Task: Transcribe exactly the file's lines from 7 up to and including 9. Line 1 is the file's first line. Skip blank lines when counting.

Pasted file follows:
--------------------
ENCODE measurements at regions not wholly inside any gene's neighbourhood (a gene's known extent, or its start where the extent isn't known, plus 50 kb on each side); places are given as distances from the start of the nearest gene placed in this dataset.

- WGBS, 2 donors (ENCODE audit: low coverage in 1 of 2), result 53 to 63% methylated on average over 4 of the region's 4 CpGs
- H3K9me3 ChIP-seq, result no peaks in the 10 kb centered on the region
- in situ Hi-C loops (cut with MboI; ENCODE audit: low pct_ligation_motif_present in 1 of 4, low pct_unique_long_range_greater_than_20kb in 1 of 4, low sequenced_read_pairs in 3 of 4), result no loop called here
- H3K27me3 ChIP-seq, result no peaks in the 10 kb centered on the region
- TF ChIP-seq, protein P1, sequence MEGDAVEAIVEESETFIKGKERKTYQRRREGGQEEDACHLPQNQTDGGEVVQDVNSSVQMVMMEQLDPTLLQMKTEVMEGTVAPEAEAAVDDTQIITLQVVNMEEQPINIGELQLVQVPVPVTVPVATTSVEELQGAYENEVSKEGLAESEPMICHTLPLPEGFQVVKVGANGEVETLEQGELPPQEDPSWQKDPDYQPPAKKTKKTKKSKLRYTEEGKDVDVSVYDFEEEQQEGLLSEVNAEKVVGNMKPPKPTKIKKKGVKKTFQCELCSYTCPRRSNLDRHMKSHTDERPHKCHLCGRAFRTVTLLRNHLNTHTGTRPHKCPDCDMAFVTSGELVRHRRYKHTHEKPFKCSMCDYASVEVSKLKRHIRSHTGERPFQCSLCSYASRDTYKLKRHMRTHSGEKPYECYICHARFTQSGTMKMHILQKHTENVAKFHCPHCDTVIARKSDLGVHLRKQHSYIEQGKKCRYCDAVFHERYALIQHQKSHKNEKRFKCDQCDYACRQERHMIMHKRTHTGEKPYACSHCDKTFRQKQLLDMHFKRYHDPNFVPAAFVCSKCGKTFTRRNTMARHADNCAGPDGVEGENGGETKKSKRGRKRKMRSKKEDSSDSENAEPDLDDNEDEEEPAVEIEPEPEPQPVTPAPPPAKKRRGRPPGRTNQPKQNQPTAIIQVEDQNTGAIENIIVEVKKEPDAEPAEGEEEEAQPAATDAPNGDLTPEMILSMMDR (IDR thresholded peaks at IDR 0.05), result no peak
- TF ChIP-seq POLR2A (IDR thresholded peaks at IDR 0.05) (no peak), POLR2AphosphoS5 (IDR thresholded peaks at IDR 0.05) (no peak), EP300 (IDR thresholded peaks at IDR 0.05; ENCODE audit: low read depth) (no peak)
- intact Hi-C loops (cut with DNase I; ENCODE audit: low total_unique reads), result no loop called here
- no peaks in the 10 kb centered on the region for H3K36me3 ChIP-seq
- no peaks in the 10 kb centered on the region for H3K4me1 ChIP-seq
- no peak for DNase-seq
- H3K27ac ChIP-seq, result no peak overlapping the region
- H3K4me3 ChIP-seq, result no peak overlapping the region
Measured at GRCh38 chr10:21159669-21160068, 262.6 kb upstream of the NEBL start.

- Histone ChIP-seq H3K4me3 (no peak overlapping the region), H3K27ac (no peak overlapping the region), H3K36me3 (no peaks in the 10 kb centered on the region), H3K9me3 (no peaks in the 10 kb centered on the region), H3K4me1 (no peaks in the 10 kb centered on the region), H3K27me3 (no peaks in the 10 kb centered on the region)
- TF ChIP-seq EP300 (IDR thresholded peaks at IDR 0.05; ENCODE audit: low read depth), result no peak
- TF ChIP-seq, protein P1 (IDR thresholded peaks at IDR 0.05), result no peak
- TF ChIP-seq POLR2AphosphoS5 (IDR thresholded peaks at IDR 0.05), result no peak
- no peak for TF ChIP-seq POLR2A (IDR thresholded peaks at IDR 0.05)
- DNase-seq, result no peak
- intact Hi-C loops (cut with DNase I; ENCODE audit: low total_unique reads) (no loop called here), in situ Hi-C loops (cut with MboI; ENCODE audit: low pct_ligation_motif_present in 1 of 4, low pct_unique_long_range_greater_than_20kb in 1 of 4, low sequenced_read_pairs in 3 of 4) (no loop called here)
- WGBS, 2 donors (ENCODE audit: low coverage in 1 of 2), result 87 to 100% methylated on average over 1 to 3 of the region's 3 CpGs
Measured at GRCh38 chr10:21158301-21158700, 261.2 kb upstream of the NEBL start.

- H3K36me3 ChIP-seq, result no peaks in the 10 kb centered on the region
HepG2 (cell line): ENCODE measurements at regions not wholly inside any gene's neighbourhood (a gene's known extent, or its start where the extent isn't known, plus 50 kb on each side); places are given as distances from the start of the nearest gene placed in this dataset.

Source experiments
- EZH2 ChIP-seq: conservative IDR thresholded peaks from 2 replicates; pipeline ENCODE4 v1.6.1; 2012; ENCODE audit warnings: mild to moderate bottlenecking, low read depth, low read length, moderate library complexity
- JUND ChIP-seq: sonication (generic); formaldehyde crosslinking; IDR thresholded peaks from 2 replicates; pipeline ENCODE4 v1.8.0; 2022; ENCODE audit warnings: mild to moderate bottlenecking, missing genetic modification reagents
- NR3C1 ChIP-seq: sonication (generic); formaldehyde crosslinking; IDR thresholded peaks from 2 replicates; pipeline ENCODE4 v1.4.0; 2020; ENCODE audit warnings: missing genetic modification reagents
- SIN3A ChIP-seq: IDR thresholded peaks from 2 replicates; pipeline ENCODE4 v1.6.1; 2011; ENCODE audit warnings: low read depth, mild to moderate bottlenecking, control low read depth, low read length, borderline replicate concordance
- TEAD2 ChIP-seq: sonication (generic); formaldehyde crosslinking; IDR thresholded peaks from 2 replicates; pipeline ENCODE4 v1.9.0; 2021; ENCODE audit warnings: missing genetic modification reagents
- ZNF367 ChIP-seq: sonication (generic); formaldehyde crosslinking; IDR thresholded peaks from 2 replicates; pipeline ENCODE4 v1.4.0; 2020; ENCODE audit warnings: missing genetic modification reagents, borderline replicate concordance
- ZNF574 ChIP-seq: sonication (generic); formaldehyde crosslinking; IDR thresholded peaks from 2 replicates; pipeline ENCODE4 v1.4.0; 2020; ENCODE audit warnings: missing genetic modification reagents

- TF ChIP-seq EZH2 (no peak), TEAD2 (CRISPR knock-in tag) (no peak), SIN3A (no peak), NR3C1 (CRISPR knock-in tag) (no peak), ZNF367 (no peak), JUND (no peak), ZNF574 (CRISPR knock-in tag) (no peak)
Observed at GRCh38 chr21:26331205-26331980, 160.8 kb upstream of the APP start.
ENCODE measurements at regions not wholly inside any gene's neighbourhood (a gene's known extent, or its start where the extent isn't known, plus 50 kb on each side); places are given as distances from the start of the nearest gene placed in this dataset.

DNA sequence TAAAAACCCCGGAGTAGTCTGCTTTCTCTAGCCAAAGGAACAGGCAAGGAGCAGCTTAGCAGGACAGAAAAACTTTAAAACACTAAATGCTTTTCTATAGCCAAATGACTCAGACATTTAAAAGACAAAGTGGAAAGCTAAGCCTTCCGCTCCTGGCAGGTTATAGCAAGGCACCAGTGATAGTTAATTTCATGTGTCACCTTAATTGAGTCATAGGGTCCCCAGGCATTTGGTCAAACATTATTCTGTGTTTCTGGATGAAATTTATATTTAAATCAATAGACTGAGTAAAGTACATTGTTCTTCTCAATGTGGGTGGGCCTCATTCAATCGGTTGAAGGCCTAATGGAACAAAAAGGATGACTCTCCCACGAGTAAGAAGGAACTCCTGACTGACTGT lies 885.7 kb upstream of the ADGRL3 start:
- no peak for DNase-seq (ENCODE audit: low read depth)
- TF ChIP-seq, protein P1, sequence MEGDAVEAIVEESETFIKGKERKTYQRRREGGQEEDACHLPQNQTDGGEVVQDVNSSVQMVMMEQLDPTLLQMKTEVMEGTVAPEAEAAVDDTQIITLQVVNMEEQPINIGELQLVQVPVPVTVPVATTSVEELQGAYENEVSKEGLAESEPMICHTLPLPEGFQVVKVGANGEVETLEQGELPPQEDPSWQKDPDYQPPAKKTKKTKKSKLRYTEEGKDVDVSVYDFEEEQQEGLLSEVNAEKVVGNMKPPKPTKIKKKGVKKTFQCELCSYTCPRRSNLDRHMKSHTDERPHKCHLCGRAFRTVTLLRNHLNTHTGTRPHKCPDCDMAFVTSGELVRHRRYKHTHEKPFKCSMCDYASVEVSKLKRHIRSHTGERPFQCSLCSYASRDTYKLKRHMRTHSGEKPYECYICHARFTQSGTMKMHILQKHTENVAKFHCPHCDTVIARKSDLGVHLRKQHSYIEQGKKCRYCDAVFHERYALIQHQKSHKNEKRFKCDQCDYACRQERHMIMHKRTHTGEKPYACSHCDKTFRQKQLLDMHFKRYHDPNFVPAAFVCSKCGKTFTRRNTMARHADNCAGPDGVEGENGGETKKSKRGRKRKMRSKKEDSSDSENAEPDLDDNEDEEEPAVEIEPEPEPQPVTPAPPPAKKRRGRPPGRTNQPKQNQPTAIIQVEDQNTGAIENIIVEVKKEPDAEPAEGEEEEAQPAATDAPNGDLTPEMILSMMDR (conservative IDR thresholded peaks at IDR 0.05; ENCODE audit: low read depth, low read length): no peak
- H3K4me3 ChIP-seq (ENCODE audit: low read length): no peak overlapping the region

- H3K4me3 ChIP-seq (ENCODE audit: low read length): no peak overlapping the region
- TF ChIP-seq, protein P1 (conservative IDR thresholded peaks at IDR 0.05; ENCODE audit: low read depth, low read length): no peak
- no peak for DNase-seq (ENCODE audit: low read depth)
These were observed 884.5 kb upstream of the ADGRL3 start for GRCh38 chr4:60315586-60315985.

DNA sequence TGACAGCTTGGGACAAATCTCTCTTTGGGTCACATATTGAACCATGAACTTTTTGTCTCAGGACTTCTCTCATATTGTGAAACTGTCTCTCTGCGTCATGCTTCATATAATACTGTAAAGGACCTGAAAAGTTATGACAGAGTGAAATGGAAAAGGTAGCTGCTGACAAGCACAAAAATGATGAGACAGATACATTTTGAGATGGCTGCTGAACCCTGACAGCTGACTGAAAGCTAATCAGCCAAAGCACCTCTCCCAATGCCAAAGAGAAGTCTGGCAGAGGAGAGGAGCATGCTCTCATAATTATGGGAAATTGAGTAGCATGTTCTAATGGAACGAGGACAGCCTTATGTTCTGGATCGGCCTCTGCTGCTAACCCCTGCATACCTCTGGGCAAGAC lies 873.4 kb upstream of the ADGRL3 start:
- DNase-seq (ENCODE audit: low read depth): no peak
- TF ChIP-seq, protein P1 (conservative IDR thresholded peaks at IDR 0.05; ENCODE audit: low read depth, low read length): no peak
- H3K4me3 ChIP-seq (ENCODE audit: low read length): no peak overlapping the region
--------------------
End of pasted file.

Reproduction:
- TF ChIP-seq POLR2A (IDR thresholded peaks at IDR 0.05) (no peak), POLR2AphosphoS5 (IDR thresholded peaks at IDR 0.05) (no peak), EP300 (IDR thresholded peaks at IDR 0.05; ENCODE audit: low read depth) (no peak)
- intact Hi-C loops (cut with DNase I; ENCODE audit: low total_unique reads), result no loop called here
- no peaks in the 10 kb centered on the region for H3K36me3 ChIP-seq